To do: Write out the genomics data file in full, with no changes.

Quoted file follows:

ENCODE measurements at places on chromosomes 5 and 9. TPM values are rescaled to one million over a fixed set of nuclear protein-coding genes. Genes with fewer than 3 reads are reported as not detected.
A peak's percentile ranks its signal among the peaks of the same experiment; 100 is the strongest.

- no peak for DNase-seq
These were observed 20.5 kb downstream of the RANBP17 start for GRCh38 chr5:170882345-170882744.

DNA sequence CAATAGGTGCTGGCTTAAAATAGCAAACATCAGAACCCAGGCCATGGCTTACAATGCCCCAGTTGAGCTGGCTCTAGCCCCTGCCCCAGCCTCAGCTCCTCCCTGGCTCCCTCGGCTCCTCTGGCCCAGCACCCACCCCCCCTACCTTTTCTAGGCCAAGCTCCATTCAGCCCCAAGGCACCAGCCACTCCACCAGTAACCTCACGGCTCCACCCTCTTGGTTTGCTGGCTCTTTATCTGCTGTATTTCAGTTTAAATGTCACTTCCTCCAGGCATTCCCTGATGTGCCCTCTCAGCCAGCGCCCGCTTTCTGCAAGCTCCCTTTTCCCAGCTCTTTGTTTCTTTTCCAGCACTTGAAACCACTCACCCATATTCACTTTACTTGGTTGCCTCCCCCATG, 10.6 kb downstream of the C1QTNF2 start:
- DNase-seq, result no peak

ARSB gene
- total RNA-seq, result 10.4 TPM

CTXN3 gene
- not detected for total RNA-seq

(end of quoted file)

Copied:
ENCODE measurements at places on chromosomes 5 and 9. TPM values are rescaled to one million over a fixed set of nuclear protein-coding genes. Genes with fewer than 3 reads are reported as not detected.
A peak's percentile ranks its signal among the peaks of the same experiment; 100 is the strongest.

- no peak for DNase-seq
These were observed 20.5 kb downstream of the RANBP17 start for GRCh38 chr5:170882345-170882744.

DNA sequence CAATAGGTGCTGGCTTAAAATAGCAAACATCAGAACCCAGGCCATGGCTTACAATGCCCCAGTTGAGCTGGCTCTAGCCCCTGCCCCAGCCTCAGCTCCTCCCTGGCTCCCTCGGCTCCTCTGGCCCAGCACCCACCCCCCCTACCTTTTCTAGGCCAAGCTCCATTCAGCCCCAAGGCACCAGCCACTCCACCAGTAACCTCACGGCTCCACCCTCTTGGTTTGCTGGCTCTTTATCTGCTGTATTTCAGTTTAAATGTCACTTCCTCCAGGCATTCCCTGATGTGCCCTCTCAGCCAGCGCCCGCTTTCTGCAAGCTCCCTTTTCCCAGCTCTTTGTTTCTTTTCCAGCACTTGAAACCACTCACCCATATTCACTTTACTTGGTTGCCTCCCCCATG, 10.6 kb downstream of the C1QTNF2 start:
- DNase-seq, result no peak

ARSB gene
- total RNA-seq, result 10.4 TPM

CTXN3 gene
- not detected for total RNA-seq